Google Ruffles Chinese Internet

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Google announced on March 23 2015 that its Chrome browser will stop listing Chinese internet websites because of breaches in digital certificate security. This is a step backwards. Social Brand Watch hopes it does not cause an internet cold war. Knowledge is more important than politics and we must keep the balance.

What Happens if Google Goes Ahead?

Google’s decision impacts this analytic by Chinese internet web browser Baidu. It reveals that Chrome currently attracts 32% of Chinese searches. Internet Explorer follows at 26%. No doubt Baidu has gone into overdrive on the subject of an impending major shakeup. In China, internet usage is increasing by leaps and bounds and nothing should slow this down.

Chinese InternetHow Chinese Internet Business Should Respond

Internet users are fickle. This unstable environment makes adaptable websites essential if they are to hold consumer attention. Social Brand Watch worked with Chinese internet companies recently. We was surprised to find how relatively underdeveloped many of their websites were. Deficiencies noted included:

  • Push marketing with few opportunities for consumers to interact
  • Low use of web safe fonts resulting in browsers displaying differently
  • Little effort at scalability to accommodate different size devices
  • An alarming number of spam popups and advertisements
  • A general lack of national identity ignoring the power of Brand China

Testing a website on a single browser can be a recipe for disaster, especially for Chinese internet designers who targeted Chrome and ignored Internet Explorer’s way of interpreting code. For Chinese ecommerce to compete in European and American markets it must become adaptable to more than just consumer preferences.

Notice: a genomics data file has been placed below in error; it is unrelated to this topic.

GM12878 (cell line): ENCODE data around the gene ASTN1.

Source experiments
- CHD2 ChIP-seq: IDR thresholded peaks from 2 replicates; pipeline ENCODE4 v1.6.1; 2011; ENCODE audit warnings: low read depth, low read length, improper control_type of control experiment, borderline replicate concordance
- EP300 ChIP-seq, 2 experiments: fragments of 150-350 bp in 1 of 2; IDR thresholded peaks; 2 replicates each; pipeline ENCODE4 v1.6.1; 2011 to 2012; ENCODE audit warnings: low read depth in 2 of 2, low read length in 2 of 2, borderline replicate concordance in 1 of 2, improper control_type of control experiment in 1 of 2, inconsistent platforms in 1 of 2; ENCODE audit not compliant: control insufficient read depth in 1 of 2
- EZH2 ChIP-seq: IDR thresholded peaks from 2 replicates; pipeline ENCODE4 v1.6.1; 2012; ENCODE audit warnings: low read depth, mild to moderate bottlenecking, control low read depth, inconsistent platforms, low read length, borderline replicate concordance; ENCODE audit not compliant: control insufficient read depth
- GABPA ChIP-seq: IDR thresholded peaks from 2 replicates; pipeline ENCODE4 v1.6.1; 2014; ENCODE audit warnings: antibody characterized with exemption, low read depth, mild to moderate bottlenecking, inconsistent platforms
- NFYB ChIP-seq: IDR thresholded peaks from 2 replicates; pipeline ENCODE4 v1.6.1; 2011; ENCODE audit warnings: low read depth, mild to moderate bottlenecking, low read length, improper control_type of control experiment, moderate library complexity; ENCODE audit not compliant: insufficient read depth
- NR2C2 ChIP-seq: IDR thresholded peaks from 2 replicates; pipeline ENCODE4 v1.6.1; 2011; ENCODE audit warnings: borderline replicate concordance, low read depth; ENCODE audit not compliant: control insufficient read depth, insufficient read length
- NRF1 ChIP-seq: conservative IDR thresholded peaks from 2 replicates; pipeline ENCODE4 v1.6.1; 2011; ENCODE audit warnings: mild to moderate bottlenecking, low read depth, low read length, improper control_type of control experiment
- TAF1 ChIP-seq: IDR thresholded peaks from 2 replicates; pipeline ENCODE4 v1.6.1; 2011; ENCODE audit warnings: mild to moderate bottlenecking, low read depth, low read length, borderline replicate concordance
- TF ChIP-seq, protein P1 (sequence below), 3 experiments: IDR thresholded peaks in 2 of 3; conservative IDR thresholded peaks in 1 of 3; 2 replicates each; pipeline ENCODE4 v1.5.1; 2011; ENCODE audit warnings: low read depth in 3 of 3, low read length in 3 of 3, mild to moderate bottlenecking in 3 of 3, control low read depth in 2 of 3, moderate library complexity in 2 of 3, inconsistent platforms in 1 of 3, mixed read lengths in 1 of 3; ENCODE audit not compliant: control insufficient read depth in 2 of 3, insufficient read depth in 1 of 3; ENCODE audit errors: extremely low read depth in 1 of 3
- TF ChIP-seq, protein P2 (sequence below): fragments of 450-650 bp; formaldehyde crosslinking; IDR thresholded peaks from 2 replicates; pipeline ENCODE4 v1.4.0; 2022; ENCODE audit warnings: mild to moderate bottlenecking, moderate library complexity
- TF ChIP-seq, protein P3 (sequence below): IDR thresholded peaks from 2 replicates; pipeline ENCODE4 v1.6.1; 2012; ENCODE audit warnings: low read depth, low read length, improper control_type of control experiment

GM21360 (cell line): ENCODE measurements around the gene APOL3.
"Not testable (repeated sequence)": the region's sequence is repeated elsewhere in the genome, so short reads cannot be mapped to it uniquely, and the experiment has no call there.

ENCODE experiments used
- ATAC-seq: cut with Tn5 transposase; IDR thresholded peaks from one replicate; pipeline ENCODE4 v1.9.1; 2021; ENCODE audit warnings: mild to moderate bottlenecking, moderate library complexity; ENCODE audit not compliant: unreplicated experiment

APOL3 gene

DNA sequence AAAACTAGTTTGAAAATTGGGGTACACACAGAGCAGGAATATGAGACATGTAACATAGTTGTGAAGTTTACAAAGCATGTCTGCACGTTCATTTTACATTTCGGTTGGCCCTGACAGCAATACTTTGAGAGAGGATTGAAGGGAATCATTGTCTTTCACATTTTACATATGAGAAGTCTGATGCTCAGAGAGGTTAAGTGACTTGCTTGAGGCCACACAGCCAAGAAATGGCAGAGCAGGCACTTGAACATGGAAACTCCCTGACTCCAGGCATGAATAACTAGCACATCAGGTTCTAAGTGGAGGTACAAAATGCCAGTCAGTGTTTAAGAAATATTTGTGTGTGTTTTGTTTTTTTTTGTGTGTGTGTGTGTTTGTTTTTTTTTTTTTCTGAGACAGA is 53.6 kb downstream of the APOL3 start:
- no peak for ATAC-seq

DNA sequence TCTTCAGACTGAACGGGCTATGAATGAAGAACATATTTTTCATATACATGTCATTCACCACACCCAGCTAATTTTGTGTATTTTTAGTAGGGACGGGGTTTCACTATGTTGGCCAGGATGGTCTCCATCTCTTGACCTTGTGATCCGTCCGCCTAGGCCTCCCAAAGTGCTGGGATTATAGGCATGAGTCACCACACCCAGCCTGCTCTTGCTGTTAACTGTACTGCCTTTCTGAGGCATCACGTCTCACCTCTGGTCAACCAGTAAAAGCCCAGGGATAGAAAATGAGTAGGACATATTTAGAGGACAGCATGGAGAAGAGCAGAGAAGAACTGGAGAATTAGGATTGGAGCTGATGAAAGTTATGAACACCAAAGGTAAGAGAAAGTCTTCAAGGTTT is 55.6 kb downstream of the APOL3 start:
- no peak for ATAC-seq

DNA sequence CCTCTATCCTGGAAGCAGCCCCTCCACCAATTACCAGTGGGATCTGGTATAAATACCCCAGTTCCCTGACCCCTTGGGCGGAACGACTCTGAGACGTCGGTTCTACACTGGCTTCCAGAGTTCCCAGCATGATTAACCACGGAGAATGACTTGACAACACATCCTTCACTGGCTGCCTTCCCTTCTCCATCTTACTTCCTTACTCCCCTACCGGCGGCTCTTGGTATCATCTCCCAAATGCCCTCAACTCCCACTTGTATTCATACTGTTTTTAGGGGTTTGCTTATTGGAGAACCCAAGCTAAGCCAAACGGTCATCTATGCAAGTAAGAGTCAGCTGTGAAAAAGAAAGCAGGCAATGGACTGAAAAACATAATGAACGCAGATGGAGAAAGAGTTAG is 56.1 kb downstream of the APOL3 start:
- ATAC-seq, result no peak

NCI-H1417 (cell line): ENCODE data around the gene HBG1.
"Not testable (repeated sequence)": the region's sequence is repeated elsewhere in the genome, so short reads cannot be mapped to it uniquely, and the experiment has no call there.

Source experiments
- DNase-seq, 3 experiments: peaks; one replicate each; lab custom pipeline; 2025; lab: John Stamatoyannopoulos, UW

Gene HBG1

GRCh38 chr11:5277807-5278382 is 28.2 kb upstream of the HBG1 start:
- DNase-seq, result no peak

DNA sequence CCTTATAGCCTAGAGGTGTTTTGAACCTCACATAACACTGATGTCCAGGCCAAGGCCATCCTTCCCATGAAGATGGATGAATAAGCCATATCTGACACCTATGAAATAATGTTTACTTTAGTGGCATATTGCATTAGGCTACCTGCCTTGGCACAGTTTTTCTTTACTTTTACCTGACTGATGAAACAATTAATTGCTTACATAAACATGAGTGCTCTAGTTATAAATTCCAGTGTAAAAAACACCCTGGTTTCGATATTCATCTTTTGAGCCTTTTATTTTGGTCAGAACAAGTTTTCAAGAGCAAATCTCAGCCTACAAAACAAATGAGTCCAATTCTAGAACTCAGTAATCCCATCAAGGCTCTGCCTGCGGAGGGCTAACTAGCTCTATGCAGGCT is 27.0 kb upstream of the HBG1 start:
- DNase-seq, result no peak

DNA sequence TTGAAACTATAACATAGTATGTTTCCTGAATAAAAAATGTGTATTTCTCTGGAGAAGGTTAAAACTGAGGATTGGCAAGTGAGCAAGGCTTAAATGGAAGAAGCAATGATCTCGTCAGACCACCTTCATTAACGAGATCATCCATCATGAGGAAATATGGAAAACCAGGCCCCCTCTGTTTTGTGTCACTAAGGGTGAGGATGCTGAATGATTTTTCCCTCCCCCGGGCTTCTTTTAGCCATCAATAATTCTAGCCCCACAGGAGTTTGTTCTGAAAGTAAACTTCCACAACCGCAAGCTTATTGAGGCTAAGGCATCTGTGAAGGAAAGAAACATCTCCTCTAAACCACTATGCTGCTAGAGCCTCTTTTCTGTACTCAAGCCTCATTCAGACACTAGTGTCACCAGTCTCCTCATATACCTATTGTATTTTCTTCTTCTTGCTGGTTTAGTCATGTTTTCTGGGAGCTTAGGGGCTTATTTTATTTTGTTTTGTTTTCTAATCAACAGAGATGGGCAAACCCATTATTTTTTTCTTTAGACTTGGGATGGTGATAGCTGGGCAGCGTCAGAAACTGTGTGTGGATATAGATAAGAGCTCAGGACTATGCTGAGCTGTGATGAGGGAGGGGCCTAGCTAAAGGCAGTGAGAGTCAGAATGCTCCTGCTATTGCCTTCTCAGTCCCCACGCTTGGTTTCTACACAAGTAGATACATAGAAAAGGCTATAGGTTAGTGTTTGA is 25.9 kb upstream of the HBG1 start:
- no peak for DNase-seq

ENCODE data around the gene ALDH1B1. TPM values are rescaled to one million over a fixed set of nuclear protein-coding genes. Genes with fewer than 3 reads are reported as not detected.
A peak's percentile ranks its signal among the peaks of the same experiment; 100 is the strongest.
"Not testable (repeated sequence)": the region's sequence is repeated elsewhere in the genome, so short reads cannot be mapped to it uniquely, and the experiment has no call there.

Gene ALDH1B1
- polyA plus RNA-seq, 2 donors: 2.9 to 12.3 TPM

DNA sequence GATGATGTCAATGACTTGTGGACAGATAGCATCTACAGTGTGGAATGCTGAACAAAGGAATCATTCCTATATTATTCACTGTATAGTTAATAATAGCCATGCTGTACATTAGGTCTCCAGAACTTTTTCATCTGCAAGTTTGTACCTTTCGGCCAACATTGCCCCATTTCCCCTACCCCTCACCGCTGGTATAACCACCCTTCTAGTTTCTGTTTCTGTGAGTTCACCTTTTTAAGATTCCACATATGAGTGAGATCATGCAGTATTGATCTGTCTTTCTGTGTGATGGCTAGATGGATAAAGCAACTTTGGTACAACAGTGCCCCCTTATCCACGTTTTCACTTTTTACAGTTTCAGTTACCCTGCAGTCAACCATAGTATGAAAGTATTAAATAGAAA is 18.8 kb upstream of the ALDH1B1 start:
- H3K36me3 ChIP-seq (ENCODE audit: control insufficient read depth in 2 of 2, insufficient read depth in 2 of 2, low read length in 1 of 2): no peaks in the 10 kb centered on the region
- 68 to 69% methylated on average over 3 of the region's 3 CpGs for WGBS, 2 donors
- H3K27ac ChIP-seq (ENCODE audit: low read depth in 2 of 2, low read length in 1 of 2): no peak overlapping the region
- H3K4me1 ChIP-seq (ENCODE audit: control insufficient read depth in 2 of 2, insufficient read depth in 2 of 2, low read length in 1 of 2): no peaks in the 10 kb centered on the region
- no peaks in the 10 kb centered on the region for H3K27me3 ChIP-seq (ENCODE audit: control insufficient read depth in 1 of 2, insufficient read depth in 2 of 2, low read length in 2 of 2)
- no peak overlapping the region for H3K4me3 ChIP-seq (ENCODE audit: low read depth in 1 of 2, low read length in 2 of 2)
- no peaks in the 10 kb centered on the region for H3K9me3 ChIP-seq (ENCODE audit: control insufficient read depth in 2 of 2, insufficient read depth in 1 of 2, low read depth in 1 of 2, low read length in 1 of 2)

Testing a website on a single browser can be a recipe for disaster, especially for Chinese internet designers who targeted Chrome and ignored Internet Explorer’s way of interpreting code. For Chinese ecommerce to compete in European and American markets it must become adaptable to more than just consumer preferences.

Window into Chinese Internet Regulator

The attitude of China’s CNNIC regulator is interesting. Does this reveal disinterest in following Western standards for internet regulation? The security breach is serious for it opens the opportunity for hackers to bypass controls, and access the end user’s equipment by pretending to be the actual site.

A Reprieve for Some But Just for Now

Breaking news is that CNNIC and Google agreed a temporary truce on April 1st, whereby Chrome will allow current arrangements to continue for a short while longer. During this period Social Brand Watch recommends affected Chinese internet-enabled businesses take urgent steps to improve their digital security, if they wish to continue to appear on Chrome’s listings.

According to Mail Online, Chrome is moving ahead of Internet Explorer in America, and we believe this pattern is similar in Europe.

Chinese feathers

About Author

Social Brand Watch (SBW) is a collection of experts in digital, mobile and social media in China. SBW was created to complement Resonance's China Social Branding Report, a bi-weekly report focusing on modern marketing methods of the world's top brands in China.

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